Rush once sang "You can't get something for nothing..."; Alan Whittaker disagrees. In a spirit of generosity so widely lacking in the music industry as a whole, Alan is giving away his albums free of charge to anyone who cares to send him a stamped addressed envelope!
Alan's musical career started during the resurgence of progressive music in the early 1980's when, as part of the band Moriarty, he released a three-track tape entitled Elementary. Like a lot of the bands that formed in that era, success proved elusive and it wasn't until 1995 that Whittaker's first solo album Wake Up & Welcome To The Real World was released. This was followed in 2002 by Out Of This World and relatively quickly thereafter by the third, and current, solo album (and also the third release in succession to have 'World' in the title) Top Of The World.
With Whittaker singing, playing and programming everything with the exception of keyboards on a couple of tracks, fretless bass and the odd vocal/backing vocal, Top Of The World is a genuine solo album. Although the music has deviated from the progressive rock of Moriarty to become rather more mainstream, it still contains a degree of quirkiness within an enjoyable pop/rock idiom.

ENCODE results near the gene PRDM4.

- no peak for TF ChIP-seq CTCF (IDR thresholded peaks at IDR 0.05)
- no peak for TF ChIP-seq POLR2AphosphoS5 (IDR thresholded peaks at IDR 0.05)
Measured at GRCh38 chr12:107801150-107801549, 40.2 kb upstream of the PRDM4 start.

The more commercial songs, including the title track, Coming Round, Colours, White Noise and Café Paris amongst others, are well produced melodic numbers that are open to comparisons with bands such as Crowded House, the chorus of Top Of The World being particularly worthy of mention given it's infectious hook. Sunset Dream is not a million miles away from the current Marillion sound whilst Home is a bit more experimental with a mixture of styles meshed into one. Unfortunately, it doesn't work as well as the more straightforward compositions and is probably the weakest track on the album. There is one instrumental cut, Moods, which, with the fretless bass and keyboard effects, has a style similar to Japan at about the time of Tin Drum. However, the addition of guitar to the mix lifts the song from the limitations of relying too heavily on synthesisers. Heaven has a more acoustic basis and is a pretty decent ballad. I feel it would have benefited from a bigger production (which would obviously have required a bigger, and prohibitive, budget) and it cries out for a better ending. Still, The guitar work is good and blends well with the piano. Standout track though is Powders & Champagne written with Steve Lomas who also contributes keyboards and lead vocals. A slower number, the arrangement is quite sparse centred around the piano and a fine guitar solo. But it is in the relative simplicity where the strength of the song lies.